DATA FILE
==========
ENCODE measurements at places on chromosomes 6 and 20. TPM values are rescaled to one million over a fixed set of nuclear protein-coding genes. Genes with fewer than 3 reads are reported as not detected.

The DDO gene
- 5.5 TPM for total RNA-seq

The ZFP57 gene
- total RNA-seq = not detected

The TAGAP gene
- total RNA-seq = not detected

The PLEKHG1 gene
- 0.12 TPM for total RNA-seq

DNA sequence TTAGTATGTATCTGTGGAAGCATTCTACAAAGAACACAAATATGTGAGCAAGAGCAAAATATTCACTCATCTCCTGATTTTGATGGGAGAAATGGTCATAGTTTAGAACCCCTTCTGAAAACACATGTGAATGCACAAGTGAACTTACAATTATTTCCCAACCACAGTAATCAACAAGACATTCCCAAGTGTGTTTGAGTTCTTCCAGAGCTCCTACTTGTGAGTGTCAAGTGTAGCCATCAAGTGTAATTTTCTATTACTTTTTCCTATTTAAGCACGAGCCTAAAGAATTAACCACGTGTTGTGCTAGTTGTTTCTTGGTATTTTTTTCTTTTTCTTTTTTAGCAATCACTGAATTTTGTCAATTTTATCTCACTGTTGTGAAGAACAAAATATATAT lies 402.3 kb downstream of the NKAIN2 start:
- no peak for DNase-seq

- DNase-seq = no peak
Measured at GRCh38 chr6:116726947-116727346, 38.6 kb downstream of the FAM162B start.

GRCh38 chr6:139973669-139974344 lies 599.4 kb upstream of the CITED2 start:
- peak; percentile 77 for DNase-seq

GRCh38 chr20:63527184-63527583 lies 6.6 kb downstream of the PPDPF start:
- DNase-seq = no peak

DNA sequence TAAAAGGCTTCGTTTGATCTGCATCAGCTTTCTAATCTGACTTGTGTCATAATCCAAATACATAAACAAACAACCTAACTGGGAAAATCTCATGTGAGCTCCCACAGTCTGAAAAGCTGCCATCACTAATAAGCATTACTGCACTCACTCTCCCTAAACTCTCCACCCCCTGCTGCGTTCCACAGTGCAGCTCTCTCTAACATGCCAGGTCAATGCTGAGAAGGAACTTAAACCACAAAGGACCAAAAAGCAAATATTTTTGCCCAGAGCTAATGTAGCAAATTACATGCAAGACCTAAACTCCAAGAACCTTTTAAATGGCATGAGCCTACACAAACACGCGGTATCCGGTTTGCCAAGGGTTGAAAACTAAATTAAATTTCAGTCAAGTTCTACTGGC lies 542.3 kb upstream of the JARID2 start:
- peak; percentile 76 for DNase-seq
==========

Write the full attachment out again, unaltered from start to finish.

ENCODE measurements at places on chromosomes 6 and 20. TPM values are rescaled to one million over a fixed set of nuclear protein-coding genes. Genes with fewer than 3 reads are reported as not detected.

The DDO gene
- 5.5 TPM for total RNA-seq

The ZFP57 gene
- total RNA-seq = not detected

The TAGAP gene
- total RNA-seq = not detected

The PLEKHG1 gene
- 0.12 TPM for total RNA-seq

DNA sequence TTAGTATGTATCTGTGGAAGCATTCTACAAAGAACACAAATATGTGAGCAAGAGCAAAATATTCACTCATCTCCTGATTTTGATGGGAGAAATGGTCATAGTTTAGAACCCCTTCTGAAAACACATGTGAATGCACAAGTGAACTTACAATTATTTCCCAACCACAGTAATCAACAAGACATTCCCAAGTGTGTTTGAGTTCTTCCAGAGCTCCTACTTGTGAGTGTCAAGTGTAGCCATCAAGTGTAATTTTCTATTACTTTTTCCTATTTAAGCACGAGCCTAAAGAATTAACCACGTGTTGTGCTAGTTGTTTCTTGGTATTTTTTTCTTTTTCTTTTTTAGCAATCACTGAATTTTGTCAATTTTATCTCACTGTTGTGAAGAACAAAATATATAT lies 402.3 kb downstream of the NKAIN2 start:
- no peak for DNase-seq

- DNase-seq = no peak
Measured at GRCh38 chr6:116726947-116727346, 38.6 kb downstream of the FAM162B start.

GRCh38 chr6:139973669-139974344 lies 599.4 kb upstream of the CITED2 start:
- peak; percentile 77 for DNase-seq

GRCh38 chr20:63527184-63527583 lies 6.6 kb downstream of the PPDPF start:
- DNase-seq = no peak

DNA sequence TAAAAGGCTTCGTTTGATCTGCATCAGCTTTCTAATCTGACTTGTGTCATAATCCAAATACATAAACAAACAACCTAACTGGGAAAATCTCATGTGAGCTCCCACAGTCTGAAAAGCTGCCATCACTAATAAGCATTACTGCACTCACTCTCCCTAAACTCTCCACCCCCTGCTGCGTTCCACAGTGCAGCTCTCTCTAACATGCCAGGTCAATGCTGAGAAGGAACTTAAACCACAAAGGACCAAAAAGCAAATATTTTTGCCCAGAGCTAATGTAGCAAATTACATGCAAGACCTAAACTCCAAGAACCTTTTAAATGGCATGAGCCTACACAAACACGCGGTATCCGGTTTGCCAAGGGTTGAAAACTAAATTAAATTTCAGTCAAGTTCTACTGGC lies 542.3 kb upstream of the JARID2 start:
- peak; percentile 76 for DNase-seq